There were a couple of good lessons learned hard on this trip:

Keep the satellite device clipped to your person.

Don’t underestimate a ferry above a big rapid.

Get – your - boat.

But the moral of the story is something we’ve been telling the concerned family members of our paddling group for years and years:

The most dangerous part of a river trip is the drive getting there and the drive coming home.

After everything that happened on the Broadback, the thing that really damn near killed me was the bloodclot I got from driving for 30 hours.

Selah

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PostPosted: July 17th, 2019, 8:43 am 
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Joined: February 10th, 2005, 2:36 pm
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Location: Southwest Michigan
Wow! What a story. Glad everyone was OK in the end.


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PostPosted: July 17th, 2019, 1:02 pm 
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Joined: June 28th, 2008, 2:06 pm
Posts: 303
Location: GTA
Great report. It's unfortunate you got to paddle only about 40 km though.

I always have my PLB in the pocket of my PFD. And when solo, I carry it in a little pouch around my waist on the portages so it's always at arms reach. But losing a PLB wouldn't initiate the same kind of response as losing your InReach did!


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PostPosted: July 18th, 2019, 8:28 pm 
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Location: Cambridge, Ontario
Thanks for sharing - happy to learn that everyone is okay. The response to your incident was very quick and could have been a savior had you been less fortunate recovering one of the boats/gear.

I was on the Broadback at a similar level. I remember the rapid in which your incidents occurred. We also ferried to RL after looking for the portage on RR and lined/carried from there. One in our group swam through the outwash and had to be picked up from the river by canoe to escape the flow. The Broadback is a large powerful river that magnifies consequences.


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PostPosted: July 20th, 2019, 8:14 pm 
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Joined: June 23rd, 2001, 7:00 pm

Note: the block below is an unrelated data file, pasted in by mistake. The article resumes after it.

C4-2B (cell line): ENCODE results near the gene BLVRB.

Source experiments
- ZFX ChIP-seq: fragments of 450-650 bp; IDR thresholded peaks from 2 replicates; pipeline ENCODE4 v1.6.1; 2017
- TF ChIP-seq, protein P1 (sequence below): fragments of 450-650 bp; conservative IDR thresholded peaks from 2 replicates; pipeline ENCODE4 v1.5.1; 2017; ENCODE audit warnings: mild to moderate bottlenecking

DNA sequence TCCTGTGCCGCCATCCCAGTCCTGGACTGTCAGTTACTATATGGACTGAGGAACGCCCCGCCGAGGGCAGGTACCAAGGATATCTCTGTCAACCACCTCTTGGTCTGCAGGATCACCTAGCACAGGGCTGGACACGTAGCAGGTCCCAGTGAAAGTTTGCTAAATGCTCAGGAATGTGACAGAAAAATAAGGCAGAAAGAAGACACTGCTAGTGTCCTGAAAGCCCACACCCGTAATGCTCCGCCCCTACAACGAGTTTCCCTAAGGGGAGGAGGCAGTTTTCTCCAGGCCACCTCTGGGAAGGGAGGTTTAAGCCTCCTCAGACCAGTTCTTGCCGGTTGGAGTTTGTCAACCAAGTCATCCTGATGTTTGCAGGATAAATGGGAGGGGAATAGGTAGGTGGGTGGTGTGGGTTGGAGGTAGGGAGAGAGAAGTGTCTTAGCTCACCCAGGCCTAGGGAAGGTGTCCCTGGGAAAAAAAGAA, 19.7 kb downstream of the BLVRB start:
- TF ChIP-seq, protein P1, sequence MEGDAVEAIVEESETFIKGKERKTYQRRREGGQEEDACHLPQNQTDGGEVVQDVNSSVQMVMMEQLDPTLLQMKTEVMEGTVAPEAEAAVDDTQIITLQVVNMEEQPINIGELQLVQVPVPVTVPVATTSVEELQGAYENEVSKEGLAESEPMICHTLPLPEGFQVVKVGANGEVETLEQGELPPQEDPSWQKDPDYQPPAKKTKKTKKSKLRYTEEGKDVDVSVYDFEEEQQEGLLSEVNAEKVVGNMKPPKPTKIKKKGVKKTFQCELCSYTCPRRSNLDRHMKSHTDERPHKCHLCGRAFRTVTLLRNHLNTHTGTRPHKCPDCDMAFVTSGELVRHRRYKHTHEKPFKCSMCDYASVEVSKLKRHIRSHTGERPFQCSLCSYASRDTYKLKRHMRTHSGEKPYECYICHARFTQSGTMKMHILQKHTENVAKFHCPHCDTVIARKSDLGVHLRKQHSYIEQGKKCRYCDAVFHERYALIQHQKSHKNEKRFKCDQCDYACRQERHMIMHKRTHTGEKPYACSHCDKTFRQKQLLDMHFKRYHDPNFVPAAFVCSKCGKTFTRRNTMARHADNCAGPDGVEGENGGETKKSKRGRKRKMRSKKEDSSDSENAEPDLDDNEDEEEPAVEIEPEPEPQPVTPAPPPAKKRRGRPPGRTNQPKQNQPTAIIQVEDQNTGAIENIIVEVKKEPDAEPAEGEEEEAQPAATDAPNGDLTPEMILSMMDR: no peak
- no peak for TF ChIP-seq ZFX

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Location: Newmarket, Ontario Canada
Can't say much other than Wow! Glad the stars aligned and there was happy ending!

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Present: Slip, Slap and Slop, hide from the sun! Past: Get some colour in those cheeks! Paddle Naked!



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PostPosted: July 25th, 2019, 11:47 am 
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Joined: January 11th, 2005, 4:58 pm
Posts: 1896
Location: Manitoba
Thanks for sharing your trip report.

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http://www.JohnstonPursuits.ca

 


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PostPosted: July 26th, 2019, 12:19 pm 
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Posts: 1367
Location: Oshawa
Wow what a story! I’m so glad everything worked out in the end. Your also extremely fortunate to survive a PE...the mortality rate on them is very high!

For reference to anyone who get up in those neck of the woods and find the Broadback too high, try the Pontax. I can personally verify campsites are no issue in high water...I paddled it early June I believe. The Broadback (and Nottoway) are on my list to paddle in a drought year!

Thanks again for sharing...lots of good info there and lessons for others.

Sam

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PostPosted: July 26th, 2019, 10:16 pm 
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Posts: 11
Great write up!
Here is another story where both guys lost their boats, and the InReach. I've linked it to the exciting part: